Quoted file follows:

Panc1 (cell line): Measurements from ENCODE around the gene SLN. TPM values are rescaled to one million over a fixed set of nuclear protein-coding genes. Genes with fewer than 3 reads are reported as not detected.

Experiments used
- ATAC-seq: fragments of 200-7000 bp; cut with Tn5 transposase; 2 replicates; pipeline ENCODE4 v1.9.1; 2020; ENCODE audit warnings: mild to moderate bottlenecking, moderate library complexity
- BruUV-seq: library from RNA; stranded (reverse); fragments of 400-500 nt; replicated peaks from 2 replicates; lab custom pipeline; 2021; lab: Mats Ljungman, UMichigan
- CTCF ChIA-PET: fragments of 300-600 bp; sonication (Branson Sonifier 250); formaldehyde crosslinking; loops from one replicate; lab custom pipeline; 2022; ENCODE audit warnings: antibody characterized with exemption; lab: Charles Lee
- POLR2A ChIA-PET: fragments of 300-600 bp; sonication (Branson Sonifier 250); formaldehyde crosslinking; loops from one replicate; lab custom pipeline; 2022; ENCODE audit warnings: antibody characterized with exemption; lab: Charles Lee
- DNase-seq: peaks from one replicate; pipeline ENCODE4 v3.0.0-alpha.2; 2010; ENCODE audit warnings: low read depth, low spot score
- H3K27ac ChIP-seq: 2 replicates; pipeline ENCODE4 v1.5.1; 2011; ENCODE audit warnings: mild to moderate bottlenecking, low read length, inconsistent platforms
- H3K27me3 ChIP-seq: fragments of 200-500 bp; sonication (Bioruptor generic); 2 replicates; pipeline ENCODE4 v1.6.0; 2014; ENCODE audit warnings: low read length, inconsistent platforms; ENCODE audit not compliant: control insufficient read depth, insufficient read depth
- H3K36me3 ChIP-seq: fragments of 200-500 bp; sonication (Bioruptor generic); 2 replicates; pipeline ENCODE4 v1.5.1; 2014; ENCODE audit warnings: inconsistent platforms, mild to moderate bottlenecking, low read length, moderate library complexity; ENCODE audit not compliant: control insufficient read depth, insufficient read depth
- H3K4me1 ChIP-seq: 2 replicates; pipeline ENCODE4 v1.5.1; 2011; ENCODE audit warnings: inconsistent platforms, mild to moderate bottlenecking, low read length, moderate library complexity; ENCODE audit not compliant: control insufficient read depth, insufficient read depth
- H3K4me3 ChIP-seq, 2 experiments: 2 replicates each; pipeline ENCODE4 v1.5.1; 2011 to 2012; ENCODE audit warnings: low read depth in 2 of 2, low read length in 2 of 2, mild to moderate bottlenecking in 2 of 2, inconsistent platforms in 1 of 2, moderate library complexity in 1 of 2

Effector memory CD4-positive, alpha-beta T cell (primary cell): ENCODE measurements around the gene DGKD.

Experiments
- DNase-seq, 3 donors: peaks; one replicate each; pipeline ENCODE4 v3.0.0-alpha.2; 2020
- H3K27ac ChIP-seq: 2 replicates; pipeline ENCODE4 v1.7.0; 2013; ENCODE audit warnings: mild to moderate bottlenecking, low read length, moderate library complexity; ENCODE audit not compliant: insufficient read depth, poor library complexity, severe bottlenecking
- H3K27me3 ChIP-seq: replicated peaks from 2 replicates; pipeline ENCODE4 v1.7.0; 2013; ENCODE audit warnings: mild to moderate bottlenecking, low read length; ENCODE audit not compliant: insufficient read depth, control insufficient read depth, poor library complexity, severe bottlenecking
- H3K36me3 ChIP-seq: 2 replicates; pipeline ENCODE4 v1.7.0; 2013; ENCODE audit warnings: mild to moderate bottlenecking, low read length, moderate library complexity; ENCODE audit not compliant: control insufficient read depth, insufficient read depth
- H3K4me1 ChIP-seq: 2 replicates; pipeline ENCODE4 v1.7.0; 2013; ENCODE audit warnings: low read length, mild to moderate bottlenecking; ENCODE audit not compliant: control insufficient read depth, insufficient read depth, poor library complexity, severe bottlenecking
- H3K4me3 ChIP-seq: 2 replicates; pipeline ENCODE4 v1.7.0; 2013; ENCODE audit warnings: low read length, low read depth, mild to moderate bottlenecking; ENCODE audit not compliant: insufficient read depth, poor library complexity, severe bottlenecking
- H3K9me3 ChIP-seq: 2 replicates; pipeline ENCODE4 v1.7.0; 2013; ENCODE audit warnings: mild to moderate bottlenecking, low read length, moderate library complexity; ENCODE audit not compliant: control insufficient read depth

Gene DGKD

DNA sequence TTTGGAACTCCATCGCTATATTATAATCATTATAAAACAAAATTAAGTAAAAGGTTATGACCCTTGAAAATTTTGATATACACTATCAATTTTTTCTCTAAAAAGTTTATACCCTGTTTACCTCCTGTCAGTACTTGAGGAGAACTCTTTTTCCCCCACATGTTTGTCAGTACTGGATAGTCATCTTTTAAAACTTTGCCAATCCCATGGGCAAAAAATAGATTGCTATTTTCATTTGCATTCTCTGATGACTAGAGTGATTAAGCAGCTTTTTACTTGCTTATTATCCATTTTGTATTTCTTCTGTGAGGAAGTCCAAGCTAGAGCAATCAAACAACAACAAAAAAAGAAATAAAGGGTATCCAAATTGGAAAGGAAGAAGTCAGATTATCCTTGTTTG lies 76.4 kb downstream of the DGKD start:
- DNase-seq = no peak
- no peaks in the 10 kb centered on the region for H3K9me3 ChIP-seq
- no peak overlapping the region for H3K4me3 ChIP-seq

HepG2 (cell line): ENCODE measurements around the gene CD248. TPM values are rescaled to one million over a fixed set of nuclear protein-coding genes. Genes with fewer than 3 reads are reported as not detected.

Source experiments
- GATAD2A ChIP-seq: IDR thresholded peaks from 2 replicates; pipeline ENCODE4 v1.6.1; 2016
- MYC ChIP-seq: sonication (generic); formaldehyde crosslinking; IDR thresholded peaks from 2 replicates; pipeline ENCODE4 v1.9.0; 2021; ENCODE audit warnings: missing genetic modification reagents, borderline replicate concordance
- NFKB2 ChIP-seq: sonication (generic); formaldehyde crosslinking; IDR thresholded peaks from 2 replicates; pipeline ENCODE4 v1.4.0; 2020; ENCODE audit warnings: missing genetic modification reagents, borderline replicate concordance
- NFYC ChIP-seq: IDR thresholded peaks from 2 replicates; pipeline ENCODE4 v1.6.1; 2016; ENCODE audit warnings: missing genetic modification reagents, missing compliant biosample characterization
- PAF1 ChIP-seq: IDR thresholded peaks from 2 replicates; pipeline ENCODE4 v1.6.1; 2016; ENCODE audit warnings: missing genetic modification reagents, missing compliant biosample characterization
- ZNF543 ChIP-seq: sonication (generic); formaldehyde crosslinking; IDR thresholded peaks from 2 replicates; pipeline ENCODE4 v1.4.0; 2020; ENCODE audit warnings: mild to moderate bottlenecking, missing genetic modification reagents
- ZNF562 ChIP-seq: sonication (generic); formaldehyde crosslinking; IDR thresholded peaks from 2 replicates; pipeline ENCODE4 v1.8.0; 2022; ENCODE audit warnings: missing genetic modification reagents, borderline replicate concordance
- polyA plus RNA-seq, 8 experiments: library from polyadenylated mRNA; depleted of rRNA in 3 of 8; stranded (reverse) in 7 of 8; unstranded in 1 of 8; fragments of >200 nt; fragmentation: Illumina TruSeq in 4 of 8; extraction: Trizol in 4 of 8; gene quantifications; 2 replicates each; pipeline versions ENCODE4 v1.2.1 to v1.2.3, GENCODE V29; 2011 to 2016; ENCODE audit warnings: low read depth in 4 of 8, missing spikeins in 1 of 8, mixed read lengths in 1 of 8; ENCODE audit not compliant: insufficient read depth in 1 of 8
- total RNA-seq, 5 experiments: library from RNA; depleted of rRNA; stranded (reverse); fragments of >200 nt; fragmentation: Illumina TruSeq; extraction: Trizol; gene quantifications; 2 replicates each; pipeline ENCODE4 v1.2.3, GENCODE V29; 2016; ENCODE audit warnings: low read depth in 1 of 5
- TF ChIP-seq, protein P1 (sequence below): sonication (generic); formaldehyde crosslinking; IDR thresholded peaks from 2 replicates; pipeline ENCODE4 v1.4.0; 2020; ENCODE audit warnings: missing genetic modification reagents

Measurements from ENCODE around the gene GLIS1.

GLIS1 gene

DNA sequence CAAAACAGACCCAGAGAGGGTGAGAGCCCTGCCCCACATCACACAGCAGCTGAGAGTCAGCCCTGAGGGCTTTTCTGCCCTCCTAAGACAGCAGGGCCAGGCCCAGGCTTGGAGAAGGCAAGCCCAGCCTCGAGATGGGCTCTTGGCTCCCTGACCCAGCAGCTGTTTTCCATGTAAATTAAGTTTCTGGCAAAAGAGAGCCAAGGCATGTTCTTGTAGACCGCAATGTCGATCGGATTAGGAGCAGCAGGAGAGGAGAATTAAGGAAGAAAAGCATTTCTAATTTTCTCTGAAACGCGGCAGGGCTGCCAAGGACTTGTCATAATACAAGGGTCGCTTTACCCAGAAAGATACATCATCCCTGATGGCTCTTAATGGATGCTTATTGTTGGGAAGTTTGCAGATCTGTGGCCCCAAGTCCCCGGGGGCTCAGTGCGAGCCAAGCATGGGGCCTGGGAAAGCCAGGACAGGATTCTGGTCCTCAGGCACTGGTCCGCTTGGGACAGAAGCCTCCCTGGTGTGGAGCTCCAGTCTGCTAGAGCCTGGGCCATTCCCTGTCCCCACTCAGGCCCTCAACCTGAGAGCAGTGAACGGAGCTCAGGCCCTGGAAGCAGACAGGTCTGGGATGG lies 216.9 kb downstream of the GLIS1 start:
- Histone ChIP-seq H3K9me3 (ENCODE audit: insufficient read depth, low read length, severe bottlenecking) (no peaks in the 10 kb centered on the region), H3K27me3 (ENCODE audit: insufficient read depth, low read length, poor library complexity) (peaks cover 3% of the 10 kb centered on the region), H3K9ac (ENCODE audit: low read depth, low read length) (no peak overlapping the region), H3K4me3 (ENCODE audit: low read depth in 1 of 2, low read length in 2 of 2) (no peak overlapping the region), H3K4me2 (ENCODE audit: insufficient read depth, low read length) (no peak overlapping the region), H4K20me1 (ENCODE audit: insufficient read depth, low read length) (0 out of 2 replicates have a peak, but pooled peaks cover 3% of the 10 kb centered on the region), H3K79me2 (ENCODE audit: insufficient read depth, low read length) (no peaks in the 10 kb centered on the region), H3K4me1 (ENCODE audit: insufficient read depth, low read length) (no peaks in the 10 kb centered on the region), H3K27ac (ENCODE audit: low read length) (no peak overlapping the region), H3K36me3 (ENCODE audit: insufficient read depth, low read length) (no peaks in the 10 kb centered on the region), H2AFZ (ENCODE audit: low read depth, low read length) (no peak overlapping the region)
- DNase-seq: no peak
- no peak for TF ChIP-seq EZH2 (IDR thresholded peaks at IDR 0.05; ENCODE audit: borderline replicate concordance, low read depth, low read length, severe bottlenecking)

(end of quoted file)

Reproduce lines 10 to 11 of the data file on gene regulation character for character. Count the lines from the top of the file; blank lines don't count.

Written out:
- H3K36me3 ChIP-seq: fragments of 200-500 bp; sonication (Bioruptor generic); 2 replicates; pipeline ENCODE4 v1.5.1; 2014; ENCODE audit warnings: inconsistent platforms, mild to moderate bottlenecking, low read length, moderate library complexity; ENCODE audit not compliant: control insufficient read depth, insufficient read depth
- H3K4me1 ChIP-seq: 2 replicates; pipeline ENCODE4 v1.5.1; 2011; ENCODE audit warnings: inconsistent platforms, mild to moderate bottlenecking, low read length, moderate library complexity; ENCODE audit not compliant: control insufficient read depth, insufficient read depth